Elementary schools participate in Red Ribbon Week

The Red Ribbon Campaign is one of the oldest and largest drug prevention programs in the nation, reaching millions of young people during Red Ribbon Week Oct. 23 to 31 each year.

According to redribbon.org, Red Ribbon Week is an ideal way for people and communities to unite and take a visible stand against drugs, and this year’s theme is “Celebrate Life. Live Drug-Free.”

Since its beginning in 1985, the red ribbon has touched the lives of millions of people around the world. The campaign originated with the murder of Drug Enforcement Administration Agent Enrique Camarena, which angered parents and youth in communities across the country. In response, they began wearing red ribbons as a symbol of their commitment to raise awareness of the killing and destruction cause by drugs in America.

On Feb. 7, 1985, the 37-year-old Camarena left his office to meet his wife for lunch. Five men appeared at the agent’s side and shoved him in a car. One month later, Camarena’s body was found. He had been tortured to death.

In honor of Camarena’s memory and his battle against illegal drugs, friends and neighbors began to wear red badges of satin and parents began forming coalitions, adopting the symbol of Camarena’s memory, the red ribbon.

Elementary schools in Seymour recognized Red Ribbon Week by participating in various activities and educating students about the dangers of drugs.

Meredith Henry, a social worker at Seymour-Redding Elementary School, said, “The purpose of celebrating Red Ribbon Week at Redding Elementary is for all of us to come together to keep children, families and communities safe, healthy and drug-free.”

All students in grades kindergarten through fifth received a Red Ribbon Week lesson from Henry on a variety of topics, but in particular, making safe and healthy choices.

“It might include choosing between healthy versus unhealthy items that we put into our bodies, the importance of taking medications appropriately, the dangers of smoking and other drugs and peer pressure,” Henry said. “The kids respond very well to the lessons as well as the dressup days to show their support of Red Ribbon Week and their commitment to it.”

She said there is a lot of discussion about people being in control of their own bodies, self and choices.

For dress-up days, students and staff started off the week last Monday by wearing sports clothes to team up against bad choices, Tuesday was Hawaiian attire to lei off drugs, Wednesday they wore western gear to giddy up against drugs, Thursday they wore clothes to represent their career choices because their future is too bright for drugs and Friday they wore festive colors to say boo to drugs.

Henry said, “Our staff and families alike are just awesome in supporting all of these weeks that support our kids and our community.”

Wendy Nicholson, school counselor for Emerson and Cortland elementary school, said both schools participated in Red Ribbon Week activities.

“In addition to dress-up days, we had specific guidance lessons in each classroom for kindergarten through fifth grade about the dangers of drugs and alcohol,” she said. “At Emerson, we had a door decorating contest, and Mrs. Short’s kindergarten class won.”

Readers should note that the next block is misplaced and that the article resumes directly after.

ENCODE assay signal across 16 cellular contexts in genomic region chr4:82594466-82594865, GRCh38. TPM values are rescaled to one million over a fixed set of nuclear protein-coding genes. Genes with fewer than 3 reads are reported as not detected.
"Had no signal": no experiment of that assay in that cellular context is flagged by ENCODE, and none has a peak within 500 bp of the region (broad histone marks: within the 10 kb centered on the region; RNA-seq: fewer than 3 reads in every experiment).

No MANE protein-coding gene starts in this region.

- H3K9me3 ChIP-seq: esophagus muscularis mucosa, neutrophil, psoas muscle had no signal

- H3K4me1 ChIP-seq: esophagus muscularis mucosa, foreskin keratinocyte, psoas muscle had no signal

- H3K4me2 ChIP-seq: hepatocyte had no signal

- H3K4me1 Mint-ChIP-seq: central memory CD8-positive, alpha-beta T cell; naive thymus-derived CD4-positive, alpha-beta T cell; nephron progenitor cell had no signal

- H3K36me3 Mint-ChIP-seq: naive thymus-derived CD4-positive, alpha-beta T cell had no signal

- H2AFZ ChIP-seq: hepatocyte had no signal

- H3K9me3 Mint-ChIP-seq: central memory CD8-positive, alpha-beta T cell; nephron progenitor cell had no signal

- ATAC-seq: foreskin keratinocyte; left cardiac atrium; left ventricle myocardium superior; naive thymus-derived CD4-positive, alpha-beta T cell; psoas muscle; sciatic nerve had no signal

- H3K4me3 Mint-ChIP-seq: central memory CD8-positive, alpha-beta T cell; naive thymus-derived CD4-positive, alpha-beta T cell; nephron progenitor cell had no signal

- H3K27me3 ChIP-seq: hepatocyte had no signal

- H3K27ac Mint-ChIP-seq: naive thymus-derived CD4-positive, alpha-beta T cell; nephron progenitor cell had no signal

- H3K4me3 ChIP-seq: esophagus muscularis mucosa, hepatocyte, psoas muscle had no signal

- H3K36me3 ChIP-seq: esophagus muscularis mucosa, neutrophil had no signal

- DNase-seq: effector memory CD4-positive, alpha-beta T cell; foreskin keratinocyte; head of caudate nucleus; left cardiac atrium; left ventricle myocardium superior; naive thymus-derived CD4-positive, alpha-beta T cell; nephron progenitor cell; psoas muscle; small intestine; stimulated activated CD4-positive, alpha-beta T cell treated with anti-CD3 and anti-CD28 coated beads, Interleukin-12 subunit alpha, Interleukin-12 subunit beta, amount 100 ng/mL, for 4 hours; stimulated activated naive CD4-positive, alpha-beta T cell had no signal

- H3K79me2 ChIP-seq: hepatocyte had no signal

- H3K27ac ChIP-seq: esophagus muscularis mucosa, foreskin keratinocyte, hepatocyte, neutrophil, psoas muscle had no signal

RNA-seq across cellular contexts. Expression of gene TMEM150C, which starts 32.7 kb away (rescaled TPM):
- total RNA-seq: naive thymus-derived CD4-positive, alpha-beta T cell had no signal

At Emerson, Monday was wear red to kick off Red Ribbon Week, Tuesday was “Dream big! Don’t do drugs” and students and staff wore school-appropriate pajamas, Wednesday was “Give drugs the boot” and they wore cowboy clothing, Thursday was “I choose drug-free friends” and dress like twins with a friend and Friday was “It’s cool to be drug-free” and they wore sunglasses.

Nicholson said at Cortland, the Student Enrichment Team came up with the theme and the dress-up days.

Monday was wear red to kick off Red Ribbon Week, Tuesday they wore their favorite sports team gear for “Winners don’t do drugs,” Wednesday was “Don’t get tied up in drugs” and they wore tie-dye clothing, Thursday was “I choose drug-free friends” twin day with a friend and Friday’s theme was “I dream of a drug-free future” for PJ day.

Nicholson said students at both schools received different Red Ribbon Week-themed items to remind them to stay drug- and alcohol-free.

Karen Munson, a social worker at Margaret R. Brown Elementary School, said the students there also participated in school dress-up days last week.

Munson said there was a RRW banner out in front of the school from the administrators, a red treat from food services and red ribbons to decorate around the school.

Other activities at the school on the city’s southeast side for the week included daily announcements with a drug-free message, a RRW pencil for each student from Brown staff, RRW water bottle prizes (one for each class drawing done during guidance lessons), a door decorating contest with a pizza party for the winning class and the art classes did special projects.

Munson, who led guidance lessons for each grade, said the students were excited to take part in National Red Ribbon Week, created by Emily King, Chelsea Abbott and Celise Wicker. The three were seventh-graders at Wayland-Cohocton Middle School in Wayland, New York.

“The theme is a reminder that every day, Americans across the country make significant daily contributions to their communities by being the best they can be because they live drug-free,” she said.

Information about Red Ribbon Week can be found on redribbon.org.